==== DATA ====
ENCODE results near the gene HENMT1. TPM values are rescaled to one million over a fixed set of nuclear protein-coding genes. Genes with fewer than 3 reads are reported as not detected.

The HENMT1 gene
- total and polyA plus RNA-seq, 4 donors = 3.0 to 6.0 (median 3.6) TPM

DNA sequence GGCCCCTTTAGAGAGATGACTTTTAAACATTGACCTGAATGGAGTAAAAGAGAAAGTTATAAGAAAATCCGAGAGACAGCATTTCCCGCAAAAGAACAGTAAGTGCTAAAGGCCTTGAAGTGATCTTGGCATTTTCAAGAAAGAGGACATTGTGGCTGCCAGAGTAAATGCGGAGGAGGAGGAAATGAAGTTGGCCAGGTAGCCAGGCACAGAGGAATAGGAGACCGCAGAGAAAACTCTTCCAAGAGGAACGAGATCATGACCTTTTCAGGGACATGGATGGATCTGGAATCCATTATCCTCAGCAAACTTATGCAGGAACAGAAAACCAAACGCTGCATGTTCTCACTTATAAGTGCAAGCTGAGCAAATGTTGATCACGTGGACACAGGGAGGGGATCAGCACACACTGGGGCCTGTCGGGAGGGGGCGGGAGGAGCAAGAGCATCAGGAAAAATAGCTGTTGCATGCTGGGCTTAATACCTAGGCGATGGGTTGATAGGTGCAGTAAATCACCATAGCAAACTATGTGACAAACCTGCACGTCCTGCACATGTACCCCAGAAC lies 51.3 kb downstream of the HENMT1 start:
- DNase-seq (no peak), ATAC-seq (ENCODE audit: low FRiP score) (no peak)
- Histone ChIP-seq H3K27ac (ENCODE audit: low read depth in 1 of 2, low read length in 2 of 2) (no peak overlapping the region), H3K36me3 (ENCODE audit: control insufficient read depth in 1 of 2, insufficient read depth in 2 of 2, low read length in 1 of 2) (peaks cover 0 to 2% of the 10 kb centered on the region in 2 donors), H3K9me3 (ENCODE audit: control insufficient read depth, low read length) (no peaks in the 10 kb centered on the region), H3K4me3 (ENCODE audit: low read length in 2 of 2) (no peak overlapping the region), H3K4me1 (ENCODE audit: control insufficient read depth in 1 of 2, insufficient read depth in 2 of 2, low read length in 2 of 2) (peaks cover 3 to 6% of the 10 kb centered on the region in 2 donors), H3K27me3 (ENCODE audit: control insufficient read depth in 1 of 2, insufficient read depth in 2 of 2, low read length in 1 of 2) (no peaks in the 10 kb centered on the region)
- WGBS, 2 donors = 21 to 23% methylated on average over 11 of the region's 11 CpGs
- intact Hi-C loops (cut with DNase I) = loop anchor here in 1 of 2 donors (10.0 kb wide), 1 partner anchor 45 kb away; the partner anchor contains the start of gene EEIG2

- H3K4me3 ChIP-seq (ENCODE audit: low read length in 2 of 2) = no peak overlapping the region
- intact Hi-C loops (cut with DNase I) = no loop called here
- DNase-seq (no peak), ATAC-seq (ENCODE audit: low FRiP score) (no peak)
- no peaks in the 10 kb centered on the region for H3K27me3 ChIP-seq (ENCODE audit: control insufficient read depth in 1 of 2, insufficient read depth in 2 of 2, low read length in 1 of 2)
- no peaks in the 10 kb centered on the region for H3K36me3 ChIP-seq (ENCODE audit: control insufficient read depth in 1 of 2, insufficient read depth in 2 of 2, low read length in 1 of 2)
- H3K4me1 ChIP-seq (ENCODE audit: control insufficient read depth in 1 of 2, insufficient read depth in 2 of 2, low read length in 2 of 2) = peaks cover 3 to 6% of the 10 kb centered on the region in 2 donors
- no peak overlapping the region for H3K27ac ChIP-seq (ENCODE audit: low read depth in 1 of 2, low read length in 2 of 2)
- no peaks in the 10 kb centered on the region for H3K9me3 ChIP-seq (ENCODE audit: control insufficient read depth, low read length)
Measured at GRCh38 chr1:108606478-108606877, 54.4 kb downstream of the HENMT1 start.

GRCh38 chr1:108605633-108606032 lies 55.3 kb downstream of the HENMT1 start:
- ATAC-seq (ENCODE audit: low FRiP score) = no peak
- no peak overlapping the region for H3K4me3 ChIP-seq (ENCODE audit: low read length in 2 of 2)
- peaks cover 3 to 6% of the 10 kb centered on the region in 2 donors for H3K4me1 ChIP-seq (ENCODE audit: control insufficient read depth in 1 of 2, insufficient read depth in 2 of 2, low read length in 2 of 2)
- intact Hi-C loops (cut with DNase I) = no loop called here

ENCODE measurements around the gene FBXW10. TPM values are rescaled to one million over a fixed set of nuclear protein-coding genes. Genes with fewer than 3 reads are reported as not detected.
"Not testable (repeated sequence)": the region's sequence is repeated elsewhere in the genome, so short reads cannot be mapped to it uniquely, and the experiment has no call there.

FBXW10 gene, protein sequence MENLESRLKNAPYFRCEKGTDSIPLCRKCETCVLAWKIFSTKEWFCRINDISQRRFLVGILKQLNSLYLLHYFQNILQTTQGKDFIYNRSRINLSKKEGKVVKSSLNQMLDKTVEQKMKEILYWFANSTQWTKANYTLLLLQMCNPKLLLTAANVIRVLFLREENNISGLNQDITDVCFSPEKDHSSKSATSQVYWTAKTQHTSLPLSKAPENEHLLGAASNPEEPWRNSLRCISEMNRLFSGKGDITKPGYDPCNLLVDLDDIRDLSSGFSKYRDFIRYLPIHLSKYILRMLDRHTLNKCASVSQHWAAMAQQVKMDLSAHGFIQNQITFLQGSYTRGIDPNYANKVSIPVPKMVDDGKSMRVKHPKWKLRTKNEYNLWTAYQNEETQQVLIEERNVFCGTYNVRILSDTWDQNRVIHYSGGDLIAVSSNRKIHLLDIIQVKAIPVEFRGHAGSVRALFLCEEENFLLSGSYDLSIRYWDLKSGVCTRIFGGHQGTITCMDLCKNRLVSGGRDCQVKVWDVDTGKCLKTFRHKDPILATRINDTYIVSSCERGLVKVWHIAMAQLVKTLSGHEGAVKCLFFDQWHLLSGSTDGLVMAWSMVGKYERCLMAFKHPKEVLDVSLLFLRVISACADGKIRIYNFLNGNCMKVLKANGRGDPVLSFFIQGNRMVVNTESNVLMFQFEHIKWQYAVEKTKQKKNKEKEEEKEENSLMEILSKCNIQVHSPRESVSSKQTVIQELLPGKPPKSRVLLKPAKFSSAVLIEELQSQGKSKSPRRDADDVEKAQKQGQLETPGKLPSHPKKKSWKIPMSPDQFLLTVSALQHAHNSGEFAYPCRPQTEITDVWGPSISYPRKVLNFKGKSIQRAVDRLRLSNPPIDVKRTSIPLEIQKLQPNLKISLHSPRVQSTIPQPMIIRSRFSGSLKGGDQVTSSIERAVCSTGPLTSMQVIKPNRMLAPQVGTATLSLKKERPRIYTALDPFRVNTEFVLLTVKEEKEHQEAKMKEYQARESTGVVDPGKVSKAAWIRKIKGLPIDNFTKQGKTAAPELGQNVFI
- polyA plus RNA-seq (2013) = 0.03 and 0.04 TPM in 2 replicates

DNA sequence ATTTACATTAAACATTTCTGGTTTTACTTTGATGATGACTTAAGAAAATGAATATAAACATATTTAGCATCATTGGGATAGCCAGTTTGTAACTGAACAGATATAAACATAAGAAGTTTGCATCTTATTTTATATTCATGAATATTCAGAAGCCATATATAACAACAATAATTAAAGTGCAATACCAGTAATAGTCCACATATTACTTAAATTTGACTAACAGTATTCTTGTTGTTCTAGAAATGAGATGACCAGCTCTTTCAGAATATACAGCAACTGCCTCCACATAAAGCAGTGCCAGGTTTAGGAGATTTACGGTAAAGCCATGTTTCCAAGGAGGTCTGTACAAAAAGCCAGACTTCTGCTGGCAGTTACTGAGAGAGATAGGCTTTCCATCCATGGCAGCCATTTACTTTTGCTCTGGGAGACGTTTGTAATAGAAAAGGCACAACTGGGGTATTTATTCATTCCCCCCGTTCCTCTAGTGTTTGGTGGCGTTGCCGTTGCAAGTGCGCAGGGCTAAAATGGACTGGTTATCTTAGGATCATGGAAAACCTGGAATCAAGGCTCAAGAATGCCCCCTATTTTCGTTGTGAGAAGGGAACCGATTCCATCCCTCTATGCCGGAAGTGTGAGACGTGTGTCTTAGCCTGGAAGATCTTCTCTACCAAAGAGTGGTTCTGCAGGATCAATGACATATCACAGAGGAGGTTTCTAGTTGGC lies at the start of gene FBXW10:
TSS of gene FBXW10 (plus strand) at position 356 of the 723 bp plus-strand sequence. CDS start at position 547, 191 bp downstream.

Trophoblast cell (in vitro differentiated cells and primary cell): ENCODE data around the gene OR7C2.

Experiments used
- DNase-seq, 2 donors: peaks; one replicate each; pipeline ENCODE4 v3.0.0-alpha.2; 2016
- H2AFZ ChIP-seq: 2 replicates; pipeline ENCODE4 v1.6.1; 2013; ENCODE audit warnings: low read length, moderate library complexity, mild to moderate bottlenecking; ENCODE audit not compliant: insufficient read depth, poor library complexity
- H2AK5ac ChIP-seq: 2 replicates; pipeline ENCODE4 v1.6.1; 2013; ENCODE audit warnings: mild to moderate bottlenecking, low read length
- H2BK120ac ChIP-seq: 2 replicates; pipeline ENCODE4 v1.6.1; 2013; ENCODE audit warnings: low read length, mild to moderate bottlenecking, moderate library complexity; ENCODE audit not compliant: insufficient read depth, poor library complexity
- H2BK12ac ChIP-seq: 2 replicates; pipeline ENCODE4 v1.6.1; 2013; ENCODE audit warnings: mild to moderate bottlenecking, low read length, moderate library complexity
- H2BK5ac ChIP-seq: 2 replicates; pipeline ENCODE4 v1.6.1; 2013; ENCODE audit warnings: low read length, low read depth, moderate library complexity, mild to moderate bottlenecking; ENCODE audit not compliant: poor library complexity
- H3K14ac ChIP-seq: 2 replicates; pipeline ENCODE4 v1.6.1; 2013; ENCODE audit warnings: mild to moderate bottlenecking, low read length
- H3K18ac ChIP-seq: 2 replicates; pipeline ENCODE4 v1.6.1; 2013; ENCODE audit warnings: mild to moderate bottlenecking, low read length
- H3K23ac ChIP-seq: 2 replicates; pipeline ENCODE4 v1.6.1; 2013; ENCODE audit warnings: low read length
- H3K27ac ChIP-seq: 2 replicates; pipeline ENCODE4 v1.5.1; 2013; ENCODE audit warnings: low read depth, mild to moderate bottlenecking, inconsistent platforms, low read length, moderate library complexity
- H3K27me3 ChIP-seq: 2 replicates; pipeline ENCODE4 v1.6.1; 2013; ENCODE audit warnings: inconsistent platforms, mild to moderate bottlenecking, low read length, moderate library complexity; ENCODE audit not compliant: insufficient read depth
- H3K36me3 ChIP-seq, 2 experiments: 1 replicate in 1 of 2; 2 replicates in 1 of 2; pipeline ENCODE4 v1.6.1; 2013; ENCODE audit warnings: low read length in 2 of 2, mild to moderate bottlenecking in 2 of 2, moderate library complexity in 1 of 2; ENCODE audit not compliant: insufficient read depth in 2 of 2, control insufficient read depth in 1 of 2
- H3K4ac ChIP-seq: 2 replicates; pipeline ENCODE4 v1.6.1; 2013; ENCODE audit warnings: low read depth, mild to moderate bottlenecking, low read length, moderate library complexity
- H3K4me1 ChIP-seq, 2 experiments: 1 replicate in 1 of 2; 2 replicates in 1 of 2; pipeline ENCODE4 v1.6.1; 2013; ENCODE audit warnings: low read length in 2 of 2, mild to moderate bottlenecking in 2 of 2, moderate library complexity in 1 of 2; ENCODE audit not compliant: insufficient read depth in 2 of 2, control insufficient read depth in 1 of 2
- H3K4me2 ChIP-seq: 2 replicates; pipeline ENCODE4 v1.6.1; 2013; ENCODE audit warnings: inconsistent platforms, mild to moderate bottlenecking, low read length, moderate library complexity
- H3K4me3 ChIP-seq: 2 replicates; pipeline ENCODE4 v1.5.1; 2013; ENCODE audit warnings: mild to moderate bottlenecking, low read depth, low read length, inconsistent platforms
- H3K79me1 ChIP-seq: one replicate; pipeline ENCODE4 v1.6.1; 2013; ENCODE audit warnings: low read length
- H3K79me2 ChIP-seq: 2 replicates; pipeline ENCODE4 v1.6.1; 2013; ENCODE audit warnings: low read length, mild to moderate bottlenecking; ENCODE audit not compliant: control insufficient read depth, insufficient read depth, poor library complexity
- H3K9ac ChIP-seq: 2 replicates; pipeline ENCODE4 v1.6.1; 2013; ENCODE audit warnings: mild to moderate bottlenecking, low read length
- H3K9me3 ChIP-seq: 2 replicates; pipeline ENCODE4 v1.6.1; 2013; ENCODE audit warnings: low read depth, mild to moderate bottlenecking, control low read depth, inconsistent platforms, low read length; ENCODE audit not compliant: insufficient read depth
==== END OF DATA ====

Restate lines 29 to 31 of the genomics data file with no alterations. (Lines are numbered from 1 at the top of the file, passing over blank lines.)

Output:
Trophoblast cell (in vitro differentiated cells and primary cell): ENCODE data around the gene OR7C2.

Experiments used
- DNase-seq, 2 donors: peaks; one replicate each; pipeline ENCODE4 v3.0.0-alpha.2; 2016